Richard Cary [ex Archbish of Cantebury] has said that Bideford coucillors should continue with prayers before meetings.
By doing so he is actually advocating breaking the law as Mr Justice Ouseley has written - 'there is no specific statutory power to say prayers or to have any period of quiet reflection as part of the business of the Council.' And, from a prior case, 'The precepts of any one religion and belief system cannot by force of their religious origins, sound any louder in the general law than the precepts of another. If they did, those out in the cold would be less than citizens and our constitution would be on the way to a theocracy which is necessarily autocratic.
The law of a theocracy is dictated without option to the people, not made by their judges and governments. The individual conscience is free to accept such dictated law, but the State, if its people are to be fee, has the burdensome duty of thinking for itself.
So it is that the law must firmly safeguard the right to hold and express religious beliefs. Equally firmly, it must eschew any protection for such a belief's content in the name only of its religious credentials. Both principles are necessary conditions for a free and rational regime.'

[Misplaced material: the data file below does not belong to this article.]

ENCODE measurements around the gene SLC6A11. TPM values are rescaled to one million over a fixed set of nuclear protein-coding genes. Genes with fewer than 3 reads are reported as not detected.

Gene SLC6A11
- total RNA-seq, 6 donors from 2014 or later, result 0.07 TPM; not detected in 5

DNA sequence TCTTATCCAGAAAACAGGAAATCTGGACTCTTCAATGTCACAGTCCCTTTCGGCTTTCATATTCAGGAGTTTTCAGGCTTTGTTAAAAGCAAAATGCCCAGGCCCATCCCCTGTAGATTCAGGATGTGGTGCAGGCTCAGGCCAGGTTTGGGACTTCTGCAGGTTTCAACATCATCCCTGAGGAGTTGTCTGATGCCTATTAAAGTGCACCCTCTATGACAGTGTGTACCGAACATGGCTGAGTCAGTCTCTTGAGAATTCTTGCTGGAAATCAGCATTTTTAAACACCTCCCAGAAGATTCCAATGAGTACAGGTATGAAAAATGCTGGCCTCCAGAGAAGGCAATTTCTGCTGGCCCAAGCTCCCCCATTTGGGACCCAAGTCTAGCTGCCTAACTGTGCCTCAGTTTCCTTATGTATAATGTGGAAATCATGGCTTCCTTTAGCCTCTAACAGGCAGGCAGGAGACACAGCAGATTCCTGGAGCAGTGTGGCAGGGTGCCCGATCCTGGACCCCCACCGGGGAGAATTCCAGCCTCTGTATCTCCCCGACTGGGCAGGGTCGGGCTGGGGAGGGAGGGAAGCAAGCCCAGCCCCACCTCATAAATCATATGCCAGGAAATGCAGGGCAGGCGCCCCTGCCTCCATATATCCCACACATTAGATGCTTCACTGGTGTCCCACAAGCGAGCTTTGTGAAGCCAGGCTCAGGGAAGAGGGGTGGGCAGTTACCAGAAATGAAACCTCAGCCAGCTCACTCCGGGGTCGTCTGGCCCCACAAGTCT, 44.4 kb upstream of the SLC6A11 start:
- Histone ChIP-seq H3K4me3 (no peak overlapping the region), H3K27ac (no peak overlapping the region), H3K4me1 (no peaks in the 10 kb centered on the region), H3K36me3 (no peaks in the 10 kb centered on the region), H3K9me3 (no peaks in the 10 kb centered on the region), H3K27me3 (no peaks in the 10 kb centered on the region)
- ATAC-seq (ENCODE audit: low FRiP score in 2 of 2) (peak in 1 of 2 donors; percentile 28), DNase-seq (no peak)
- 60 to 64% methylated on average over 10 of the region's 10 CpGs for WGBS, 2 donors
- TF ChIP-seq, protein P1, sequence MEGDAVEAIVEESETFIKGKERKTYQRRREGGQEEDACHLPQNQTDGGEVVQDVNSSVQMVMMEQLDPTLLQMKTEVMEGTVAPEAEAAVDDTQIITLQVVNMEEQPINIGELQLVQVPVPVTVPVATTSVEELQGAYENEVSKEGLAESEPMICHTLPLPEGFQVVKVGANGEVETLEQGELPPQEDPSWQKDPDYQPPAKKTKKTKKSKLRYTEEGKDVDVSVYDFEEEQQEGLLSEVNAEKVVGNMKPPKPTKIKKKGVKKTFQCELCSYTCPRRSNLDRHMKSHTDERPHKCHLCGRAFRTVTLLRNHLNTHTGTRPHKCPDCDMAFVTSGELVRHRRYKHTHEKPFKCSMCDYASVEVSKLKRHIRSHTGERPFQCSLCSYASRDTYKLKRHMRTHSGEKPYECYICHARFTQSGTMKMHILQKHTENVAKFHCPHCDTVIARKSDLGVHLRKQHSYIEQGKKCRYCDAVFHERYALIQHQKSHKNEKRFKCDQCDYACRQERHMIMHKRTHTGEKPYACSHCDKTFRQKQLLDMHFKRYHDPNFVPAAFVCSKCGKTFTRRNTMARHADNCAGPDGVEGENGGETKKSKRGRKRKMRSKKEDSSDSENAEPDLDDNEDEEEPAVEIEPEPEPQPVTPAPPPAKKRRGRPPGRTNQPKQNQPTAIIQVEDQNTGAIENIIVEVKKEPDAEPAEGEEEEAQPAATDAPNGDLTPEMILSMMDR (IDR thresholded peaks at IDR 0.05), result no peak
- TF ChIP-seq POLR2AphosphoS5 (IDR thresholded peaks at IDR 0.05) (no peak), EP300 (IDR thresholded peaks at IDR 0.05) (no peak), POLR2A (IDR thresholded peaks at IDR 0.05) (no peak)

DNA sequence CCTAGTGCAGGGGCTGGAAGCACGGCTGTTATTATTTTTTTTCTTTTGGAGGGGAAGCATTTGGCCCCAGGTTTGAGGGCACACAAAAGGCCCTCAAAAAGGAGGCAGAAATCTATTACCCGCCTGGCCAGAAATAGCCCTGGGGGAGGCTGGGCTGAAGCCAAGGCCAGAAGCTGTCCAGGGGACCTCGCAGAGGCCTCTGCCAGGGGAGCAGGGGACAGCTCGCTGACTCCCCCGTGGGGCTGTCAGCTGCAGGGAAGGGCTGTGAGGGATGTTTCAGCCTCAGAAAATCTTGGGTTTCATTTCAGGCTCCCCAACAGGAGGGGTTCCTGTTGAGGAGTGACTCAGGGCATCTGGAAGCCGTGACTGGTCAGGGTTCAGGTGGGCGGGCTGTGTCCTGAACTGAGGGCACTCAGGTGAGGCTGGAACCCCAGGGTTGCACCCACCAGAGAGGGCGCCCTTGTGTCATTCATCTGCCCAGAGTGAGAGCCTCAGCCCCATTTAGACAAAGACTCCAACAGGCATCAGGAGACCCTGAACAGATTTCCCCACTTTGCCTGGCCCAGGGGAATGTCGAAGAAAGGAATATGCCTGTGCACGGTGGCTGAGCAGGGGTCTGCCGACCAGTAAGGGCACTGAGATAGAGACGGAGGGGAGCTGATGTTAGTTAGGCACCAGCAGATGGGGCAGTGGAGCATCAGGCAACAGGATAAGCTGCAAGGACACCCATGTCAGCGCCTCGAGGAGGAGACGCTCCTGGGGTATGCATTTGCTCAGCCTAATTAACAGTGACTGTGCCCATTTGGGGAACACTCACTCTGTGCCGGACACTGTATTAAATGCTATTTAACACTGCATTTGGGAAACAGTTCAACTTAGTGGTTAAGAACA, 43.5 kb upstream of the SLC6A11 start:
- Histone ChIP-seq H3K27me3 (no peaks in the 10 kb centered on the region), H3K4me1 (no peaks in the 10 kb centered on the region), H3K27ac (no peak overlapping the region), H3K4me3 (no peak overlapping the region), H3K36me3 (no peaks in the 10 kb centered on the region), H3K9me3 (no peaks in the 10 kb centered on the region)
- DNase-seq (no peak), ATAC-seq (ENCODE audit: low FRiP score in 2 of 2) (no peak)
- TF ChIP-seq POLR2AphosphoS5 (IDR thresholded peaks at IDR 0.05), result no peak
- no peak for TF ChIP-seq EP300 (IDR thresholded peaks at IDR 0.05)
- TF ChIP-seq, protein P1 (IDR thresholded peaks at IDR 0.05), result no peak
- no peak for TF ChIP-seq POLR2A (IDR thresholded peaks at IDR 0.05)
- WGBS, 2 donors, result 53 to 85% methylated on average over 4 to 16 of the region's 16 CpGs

Accordingly Justice Ouseley has concluded [that]...'the Council has no power to hold prayers as part of a formal Council meeting, or to summon Councillors to a meeting at which such prayers are on the agenda.'
IMO this is the correct conclusion in law and the former Archbishop Carey's comments amount to little more than the usual special pleading and complaint that religion is being marginalised in society. It is not being marginalised: it is simply being put in its rightfull place as one interest group amongst many many other interest groups in society and has no 'as of right' claim to special priviledge or exemption from the law.
As has been noted elsewhere, there is nothing in his ruling that precludes Councils from holding prayer or meditation or whatever meetings prior to the start of official Council business. Attendance at those would be voluntary and would therefore not be discriminatory of any of other faiths or of none.
Difficult to see why Carey doesn't grok this but easy enough to see why he doesn't want to.